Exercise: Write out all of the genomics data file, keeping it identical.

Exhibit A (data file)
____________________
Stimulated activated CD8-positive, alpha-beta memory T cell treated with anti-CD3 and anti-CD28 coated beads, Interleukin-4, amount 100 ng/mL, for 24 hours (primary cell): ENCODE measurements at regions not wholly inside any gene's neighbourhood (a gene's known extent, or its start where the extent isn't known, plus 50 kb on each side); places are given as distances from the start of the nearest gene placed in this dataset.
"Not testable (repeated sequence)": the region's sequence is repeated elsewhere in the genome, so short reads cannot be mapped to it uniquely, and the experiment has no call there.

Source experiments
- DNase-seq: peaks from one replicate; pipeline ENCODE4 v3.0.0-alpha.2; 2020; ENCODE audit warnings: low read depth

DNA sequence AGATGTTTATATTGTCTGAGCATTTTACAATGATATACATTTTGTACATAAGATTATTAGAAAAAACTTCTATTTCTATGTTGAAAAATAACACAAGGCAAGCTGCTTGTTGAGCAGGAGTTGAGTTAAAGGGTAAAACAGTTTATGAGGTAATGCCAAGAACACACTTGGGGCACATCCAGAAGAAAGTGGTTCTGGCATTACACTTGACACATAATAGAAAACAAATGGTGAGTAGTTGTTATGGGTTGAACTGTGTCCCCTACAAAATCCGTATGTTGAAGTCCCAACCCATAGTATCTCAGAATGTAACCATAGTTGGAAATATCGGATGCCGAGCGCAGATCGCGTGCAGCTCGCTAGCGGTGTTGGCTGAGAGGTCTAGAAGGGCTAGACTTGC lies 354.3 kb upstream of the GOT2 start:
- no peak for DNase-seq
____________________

Stimulated activated CD8-positive, alpha-beta memory T cell treated with anti-CD3 and anti-CD28 coated beads, Interleukin-4, amount 100 ng/mL, for 24 hours (primary cell): ENCODE measurements at regions not wholly inside any gene's neighbourhood (a gene's known extent, or its start where the extent isn't known, plus 50 kb on each side); places are given as distances from the start of the nearest gene placed in this dataset.
"Not testable (repeated sequence)": the region's sequence is repeated elsewhere in the genome, so short reads cannot be mapped to it uniquely, and the experiment has no call there.

Source experiments
- DNase-seq: peaks from one replicate; pipeline ENCODE4 v3.0.0-alpha.2; 2020; ENCODE audit warnings: low read depth

DNA sequence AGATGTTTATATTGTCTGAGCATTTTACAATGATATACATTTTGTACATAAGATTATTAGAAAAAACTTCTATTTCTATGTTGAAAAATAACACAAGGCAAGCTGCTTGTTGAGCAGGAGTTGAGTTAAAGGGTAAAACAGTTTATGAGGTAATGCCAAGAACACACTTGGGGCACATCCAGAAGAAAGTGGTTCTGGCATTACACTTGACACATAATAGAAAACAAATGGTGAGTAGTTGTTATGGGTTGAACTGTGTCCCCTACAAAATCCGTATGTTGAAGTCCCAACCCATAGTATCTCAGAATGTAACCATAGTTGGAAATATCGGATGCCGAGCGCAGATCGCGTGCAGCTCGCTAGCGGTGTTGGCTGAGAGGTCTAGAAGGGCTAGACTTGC lies 354.3 kb upstream of the GOT2 start:
- no peak for DNase-seq